It’s quite a task for any company to pull off a three-act play charged with high energy and emotion, yet that’s what Theatre aDHOC are doing at the Dolman Theatre this week with their presentation of Edward Albee’s classic Who’s Afraid of Virginia Woolf?
The story follows events that take place after a faculty party at a university where George teaches history. As George and his wife Martha return home, the tension between the pair quickly surfaces as Martha reveals she has invited Nick, a new hire in the school’s science department and his wife Honey over for the evening. As it is already the small hours of the morning and several drinks have been had, pleasantries are debunked in favour of home truths and character assassinations.
There are lots of layers to both the plot and characters of Who’s Afraid Of Virginia Woolf? The play itself is an attack on the 1950s ideology of the perfect American family, while at the same time an expose of the dangerous games people can play with each other within a relationship.
Theatre aDHOC’s presentation brilliantly captures the essence of the 1950s period the story was set in, via a minimalistic set comprising front door, table, chairs, drinks bar and record player. While lighting changes the feel and pace of scenes from violent confrontations to all-out party atmosphere.
Andrew Pippin and Julia Swain give mesmerising portrayals of George and Martha, an ideal couple that look like they have fallen out of 1950s sit-com into a technicolour nightmare of hatred and anger.
Daniel Sean and Molly Pugh arrive on the scene as guests Nick and Holly and capture the essence of the perfect couple brilliantly before beginning to slowly self-destruct before our eyes as they interact and react with their hosts and unfurl dark secrets they’d rather forget.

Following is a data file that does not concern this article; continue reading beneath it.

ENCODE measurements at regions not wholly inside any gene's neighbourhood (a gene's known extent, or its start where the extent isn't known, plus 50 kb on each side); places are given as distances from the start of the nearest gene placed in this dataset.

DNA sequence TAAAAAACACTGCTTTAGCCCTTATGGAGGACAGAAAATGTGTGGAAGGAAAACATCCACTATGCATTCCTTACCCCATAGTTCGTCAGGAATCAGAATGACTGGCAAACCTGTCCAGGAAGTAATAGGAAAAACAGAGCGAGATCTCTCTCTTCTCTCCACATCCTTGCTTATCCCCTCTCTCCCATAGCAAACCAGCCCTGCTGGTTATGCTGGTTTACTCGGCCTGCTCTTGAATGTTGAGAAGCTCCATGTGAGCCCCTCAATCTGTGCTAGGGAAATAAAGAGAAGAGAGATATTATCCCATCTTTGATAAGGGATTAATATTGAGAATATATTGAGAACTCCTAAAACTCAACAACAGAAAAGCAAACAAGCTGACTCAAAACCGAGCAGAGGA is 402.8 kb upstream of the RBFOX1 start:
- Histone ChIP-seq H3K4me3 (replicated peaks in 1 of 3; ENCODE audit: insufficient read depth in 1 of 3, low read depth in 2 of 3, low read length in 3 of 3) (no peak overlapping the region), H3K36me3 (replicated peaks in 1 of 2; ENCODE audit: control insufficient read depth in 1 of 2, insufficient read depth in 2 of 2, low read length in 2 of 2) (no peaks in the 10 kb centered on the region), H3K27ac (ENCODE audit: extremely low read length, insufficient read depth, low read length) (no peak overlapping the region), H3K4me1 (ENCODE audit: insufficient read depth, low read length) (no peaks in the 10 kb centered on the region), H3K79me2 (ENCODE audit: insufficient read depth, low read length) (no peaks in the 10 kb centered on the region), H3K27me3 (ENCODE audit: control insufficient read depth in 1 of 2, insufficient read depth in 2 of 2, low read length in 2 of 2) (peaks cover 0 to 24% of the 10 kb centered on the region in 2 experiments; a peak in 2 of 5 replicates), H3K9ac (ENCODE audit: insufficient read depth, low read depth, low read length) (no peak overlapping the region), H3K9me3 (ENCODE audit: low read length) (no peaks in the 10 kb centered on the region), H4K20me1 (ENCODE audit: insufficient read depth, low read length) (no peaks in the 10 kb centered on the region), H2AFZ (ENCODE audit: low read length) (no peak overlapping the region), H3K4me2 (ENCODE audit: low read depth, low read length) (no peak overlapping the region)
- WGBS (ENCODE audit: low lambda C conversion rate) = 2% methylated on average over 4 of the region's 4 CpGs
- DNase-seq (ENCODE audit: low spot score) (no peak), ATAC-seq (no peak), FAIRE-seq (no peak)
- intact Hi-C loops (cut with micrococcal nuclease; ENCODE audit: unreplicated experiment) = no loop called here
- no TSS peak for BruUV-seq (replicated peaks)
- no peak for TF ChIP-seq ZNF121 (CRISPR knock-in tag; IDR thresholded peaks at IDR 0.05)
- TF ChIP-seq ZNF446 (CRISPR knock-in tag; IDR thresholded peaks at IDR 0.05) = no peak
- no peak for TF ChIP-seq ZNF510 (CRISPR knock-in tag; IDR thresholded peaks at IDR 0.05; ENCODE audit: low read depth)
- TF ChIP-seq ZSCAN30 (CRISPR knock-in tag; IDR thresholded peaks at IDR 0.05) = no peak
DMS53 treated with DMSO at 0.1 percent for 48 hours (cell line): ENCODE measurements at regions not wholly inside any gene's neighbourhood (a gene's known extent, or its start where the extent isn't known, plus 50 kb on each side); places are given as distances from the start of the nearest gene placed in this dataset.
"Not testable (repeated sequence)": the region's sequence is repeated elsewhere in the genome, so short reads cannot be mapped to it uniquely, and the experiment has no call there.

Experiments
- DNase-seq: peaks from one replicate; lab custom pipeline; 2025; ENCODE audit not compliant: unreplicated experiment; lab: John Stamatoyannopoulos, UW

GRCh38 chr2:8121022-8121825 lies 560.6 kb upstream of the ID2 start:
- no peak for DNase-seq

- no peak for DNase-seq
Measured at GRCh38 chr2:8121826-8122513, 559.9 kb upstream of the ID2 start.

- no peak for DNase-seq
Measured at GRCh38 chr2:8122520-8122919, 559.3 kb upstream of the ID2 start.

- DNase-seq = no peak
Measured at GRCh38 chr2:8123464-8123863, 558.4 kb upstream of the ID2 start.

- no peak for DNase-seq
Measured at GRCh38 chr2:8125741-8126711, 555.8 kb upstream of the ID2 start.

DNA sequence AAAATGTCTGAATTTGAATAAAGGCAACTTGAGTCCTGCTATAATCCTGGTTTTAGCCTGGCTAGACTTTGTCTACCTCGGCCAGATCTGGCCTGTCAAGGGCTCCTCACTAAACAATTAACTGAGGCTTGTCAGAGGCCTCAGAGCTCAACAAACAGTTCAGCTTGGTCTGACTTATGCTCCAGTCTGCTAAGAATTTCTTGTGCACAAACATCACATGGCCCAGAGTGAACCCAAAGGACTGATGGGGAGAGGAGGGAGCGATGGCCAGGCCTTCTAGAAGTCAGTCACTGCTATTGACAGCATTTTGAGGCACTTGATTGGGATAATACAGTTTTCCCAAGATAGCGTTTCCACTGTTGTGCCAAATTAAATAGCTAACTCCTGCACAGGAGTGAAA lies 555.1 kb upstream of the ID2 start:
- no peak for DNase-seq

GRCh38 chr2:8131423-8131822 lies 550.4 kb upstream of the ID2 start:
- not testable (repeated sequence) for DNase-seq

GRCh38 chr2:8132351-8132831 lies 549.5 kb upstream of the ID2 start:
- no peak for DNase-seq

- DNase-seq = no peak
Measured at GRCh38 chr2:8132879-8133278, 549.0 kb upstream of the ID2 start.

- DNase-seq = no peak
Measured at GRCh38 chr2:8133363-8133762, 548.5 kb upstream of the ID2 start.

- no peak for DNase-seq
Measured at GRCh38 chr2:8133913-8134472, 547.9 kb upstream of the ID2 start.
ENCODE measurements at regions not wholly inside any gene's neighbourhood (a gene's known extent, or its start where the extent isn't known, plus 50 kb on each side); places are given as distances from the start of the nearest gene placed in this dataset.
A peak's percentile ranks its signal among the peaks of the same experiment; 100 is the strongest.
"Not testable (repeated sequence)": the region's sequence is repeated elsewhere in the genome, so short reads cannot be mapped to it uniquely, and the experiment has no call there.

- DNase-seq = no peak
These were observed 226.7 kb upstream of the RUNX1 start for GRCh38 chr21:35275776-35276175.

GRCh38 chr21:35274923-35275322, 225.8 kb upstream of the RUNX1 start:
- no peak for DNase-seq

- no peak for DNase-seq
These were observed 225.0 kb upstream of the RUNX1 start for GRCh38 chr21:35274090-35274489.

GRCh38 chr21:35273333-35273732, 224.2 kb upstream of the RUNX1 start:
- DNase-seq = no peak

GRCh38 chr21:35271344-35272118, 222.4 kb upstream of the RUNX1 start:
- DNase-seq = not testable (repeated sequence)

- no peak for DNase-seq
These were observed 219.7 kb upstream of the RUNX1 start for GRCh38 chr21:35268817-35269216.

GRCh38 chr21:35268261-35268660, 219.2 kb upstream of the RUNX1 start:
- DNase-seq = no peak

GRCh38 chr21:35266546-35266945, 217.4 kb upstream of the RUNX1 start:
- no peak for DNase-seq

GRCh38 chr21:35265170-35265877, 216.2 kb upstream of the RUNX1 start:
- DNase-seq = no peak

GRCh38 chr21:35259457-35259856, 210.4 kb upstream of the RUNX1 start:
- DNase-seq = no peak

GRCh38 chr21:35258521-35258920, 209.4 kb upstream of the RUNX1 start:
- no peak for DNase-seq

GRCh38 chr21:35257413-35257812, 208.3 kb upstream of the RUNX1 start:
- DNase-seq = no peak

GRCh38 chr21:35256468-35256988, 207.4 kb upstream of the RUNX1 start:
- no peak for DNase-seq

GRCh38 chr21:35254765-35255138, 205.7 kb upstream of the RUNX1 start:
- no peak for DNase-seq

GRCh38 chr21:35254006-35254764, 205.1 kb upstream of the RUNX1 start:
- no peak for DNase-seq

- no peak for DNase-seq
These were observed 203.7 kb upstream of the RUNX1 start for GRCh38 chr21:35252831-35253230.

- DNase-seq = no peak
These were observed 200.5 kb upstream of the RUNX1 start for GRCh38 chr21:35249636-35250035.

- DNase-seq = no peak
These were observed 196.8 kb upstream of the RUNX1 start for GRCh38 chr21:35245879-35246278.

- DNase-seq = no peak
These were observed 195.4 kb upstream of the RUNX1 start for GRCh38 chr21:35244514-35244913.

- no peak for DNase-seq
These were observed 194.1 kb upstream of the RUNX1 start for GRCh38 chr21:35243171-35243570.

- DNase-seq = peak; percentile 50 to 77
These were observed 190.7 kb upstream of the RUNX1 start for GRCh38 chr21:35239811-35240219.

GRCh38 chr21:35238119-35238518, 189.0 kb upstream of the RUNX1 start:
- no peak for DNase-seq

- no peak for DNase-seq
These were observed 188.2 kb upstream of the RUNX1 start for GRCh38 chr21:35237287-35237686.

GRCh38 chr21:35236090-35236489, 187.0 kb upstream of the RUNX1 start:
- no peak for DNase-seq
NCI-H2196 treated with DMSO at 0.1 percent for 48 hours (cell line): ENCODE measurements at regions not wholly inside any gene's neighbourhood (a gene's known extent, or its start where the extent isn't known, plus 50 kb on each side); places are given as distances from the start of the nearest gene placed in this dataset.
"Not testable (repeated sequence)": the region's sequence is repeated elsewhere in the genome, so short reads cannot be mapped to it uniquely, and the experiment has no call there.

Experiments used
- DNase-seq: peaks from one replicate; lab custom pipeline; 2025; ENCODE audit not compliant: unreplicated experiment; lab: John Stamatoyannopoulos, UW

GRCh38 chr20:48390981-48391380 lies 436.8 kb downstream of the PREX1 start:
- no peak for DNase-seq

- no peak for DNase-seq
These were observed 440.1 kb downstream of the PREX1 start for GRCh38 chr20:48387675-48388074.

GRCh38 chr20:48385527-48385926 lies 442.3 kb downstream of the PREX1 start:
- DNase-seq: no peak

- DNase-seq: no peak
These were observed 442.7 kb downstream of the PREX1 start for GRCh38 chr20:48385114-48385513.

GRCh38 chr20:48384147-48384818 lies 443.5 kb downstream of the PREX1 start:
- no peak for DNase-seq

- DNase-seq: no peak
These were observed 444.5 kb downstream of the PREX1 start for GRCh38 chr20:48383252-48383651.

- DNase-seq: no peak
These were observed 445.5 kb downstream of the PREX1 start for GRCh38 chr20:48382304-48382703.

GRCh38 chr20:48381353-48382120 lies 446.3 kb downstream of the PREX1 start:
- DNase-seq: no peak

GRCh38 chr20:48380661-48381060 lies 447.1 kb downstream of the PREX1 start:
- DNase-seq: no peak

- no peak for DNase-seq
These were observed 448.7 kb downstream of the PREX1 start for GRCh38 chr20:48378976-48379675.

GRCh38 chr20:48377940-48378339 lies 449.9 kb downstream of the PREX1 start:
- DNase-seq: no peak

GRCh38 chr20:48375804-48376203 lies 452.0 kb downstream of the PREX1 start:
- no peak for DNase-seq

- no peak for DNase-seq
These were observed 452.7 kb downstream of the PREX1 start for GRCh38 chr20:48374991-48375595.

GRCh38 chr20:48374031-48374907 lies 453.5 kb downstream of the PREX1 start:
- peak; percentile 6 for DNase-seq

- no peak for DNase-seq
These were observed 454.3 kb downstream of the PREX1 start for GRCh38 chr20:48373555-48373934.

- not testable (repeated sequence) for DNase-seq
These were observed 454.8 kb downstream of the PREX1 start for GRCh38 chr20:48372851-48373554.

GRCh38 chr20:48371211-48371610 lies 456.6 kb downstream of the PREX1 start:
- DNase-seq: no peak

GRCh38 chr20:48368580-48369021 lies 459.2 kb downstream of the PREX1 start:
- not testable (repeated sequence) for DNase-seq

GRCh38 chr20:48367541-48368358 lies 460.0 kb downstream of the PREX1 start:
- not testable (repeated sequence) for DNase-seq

The audience respond with laughter to the quips each character makes in the early parts of the play and indeed there are some moments that do raise a smile. But the actors are clearly honed in to where the story is going and mindful that the story is set in the small hours of the morning where drink causes emotions to run high and stark reality blurs with surrealism.
Paced to perfection Theatre aDHOC’s presentation of Whose Afraid Of Virginia Woolf? is engrossing from start to finish. There are moments of the play which are unnerving as well as challenging but that’s the power and energy of real theatre.
Don’t miss a chance to catch this classic play, performed live on stage as it was originally intended – you won’t be disappointed!
There is a further performance of Who’s Afraid of Virginia Woolf? at Newport’s Dolman Theatre at 7.15pm on March 8, 2019.